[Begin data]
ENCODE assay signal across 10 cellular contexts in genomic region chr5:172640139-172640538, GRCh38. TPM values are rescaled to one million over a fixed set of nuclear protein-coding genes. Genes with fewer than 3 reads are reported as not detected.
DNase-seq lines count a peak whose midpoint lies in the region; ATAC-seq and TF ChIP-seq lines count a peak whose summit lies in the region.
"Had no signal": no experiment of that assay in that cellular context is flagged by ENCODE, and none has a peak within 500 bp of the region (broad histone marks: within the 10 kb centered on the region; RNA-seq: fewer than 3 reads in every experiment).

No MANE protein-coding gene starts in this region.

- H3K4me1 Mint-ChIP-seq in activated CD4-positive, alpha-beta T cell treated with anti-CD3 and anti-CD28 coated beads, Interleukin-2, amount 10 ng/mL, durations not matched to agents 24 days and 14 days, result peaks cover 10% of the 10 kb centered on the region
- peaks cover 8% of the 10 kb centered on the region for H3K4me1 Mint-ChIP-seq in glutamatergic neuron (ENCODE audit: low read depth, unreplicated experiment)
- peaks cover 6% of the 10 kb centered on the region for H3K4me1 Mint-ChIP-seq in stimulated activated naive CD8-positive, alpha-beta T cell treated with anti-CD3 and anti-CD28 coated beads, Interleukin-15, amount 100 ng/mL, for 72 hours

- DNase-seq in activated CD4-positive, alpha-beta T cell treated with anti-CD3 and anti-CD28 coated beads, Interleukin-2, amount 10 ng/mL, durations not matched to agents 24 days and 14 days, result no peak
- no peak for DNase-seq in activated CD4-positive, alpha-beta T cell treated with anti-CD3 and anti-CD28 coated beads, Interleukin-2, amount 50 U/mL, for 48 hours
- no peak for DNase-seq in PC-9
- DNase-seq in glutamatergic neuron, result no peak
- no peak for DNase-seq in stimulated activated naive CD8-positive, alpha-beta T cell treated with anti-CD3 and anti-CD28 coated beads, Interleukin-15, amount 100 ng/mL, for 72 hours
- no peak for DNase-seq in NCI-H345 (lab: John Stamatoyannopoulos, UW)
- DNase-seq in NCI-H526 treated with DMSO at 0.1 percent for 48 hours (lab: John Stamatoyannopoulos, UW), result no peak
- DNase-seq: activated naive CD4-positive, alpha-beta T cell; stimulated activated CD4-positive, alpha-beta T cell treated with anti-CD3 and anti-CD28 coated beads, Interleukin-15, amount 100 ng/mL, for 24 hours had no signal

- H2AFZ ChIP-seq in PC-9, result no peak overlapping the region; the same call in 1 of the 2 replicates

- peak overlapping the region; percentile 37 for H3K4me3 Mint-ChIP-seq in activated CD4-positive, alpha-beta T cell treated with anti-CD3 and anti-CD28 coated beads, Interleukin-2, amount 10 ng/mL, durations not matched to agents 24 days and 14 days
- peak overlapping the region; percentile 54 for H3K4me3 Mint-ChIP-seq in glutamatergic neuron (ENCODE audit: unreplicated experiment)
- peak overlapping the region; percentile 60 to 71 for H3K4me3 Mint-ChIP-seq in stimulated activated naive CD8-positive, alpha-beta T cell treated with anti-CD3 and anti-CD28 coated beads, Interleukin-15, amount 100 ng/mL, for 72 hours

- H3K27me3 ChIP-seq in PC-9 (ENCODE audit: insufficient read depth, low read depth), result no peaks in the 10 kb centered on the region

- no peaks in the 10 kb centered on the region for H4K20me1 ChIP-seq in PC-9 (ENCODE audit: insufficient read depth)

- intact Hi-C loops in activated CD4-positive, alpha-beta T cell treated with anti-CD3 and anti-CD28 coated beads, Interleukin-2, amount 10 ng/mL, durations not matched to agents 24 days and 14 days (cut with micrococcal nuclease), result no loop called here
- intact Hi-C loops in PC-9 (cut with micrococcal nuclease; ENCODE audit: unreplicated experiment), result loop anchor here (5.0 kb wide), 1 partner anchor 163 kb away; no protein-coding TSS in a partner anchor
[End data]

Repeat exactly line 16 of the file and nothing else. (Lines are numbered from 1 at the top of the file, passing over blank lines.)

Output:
- H2AFZ ChIP-seq in PC-9, result no peak overlapping the region; the same call in 1 of the 2 replicates